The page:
2. Your space problem is somewhat solved. Finally you are in an office of your own. It is conveniently next to payroll, and because you needed an assistant, one was provided, whose workstation is in the payroll office, if I understand your account. But this new assistant is one you think gossips about you and you’d like to replace her. So manager of HR, what might you say to someone who came upset about a coworker frequently turns quiet when you enter her presence? Would you say, “You have choices: to toughen up or confront the assistant?”

There aren’t many other choices if you rule out what you really want to do; replacing her.Toughen up: Apparently your one person HR operation has had to face the fact that it stress filled. You must deal with difficult and incompetent subordinates. Dealing with an individual, who made a case against sharing an office with you and lied her way elsewhere, has not been a walk in the park. Writing her up and monitoring her is no fun even now that she is elsewhere. Is there someone who works in HR at a different company with whom you could vent your frustration and reflect on how to deal with this individual and also the new assistant whom you think is “talking about” you? Are you acquainted with Susan Heathfield’s site? I find her advice sensible and you might also, on such topics as: When You Fire an Employee… Anyone who works for long in Human Resources or management has stories to tell about the day when you had to fire an employee. Despite all of the recommendations I make for employees about being prepared and the signals to watch out for when I ask: are you In Danger of Getting Fired or Laid Off?, employees are rarely prepared to be fired.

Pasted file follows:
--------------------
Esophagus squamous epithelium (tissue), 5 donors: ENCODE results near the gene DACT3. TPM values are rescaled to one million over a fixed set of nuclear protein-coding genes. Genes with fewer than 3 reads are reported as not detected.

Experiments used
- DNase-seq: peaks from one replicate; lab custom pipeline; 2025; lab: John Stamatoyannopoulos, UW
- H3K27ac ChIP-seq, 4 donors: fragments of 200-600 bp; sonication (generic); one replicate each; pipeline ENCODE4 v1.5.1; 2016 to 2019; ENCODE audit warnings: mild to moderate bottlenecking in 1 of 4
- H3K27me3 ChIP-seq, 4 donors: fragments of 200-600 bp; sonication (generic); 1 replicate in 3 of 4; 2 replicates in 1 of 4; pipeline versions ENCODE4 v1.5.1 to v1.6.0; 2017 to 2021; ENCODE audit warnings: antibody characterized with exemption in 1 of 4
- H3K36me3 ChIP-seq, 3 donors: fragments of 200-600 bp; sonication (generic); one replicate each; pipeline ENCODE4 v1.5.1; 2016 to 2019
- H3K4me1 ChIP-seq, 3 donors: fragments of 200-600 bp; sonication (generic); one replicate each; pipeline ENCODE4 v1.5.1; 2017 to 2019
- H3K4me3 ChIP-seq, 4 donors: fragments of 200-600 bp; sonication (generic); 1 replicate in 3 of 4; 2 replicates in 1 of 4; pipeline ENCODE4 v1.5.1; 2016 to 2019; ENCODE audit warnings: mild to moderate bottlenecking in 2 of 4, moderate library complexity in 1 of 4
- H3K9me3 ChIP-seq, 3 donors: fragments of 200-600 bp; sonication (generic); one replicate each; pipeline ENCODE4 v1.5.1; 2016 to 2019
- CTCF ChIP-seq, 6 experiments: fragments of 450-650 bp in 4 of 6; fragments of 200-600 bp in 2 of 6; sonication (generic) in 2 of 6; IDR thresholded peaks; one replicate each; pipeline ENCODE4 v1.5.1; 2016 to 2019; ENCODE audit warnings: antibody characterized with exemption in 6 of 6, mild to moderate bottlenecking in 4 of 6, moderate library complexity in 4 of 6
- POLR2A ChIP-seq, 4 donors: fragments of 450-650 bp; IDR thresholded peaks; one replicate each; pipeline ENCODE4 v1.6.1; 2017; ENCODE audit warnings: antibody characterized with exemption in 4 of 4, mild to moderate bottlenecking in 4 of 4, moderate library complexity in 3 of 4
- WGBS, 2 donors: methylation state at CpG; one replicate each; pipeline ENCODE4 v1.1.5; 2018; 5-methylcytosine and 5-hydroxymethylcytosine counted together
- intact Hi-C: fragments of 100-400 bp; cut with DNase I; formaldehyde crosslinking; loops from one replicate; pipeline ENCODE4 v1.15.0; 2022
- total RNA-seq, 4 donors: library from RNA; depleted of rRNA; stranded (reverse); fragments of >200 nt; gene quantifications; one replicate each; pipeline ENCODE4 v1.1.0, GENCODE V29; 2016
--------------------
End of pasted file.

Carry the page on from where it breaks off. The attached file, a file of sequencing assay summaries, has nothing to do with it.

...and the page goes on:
–Avoid Wrongful Termination and Other Legal Challenges · How to Fire an Employee http://humanresources.about.com/od/discipline/a/fire_employee.htm?nl=1

–Confront: Is there an effective way to cope with what you think is gossip; gossip about you? What have you tried? Have you said to yourself to yourself, “When I come in, why does she and whomever she is talking (I can’t know exactly where this occurs and with whom she is with–her husband or payroll clerk) appear to be gossiping about me?” You have allowed this talk to escalate from annoyance to a broken record that plays in your head? You could say what you’re thinking, “Sally, why do you and so and so clam up when I come in. What were you just saying?” Such a question should generate some sort of white lie or the real topic. Then you could follow up with, “Please don’t grow quiet or change topics when I enter. We are here to work as a team and I’m sure you understand why I wonder what so important that you grow quiet when I come in. Let’s find ways to make each others’ work easier and more effective.” Is there yet another way?

As HR might you see your self as a coach rather than as someone to whom others must report? If so, rather that be communication impoverished and only deal with problems once brought to you, might you engage your assistant and payroll or others with whom you work in skull sessions; skull sessions that meet regularly to collaboratively ask and answer key questions: What are we doing well and what might we do to make each others’ work more effective? Are we communicating as a team? I’ve worked with high level OD people and I found that even some of them failed to ask that two-pronged question. One last thought because of what is not said in your question.

I get the impression that your job is no fun. Might you focus on shaping it to include laugh- a-day? Might you see your self as a cheerleader? Or at least might you find some fun outside of working hours. Life is too short to not be happy in work. Might you ask how my signature sentence could apply in your workplace: Working together with hands, head, and heart takes and makes big WEGOS? The meaning in this sentence is not meant to be pie in the sky. It takes much to do the kind of job you have and its influence promises much.

William Gorden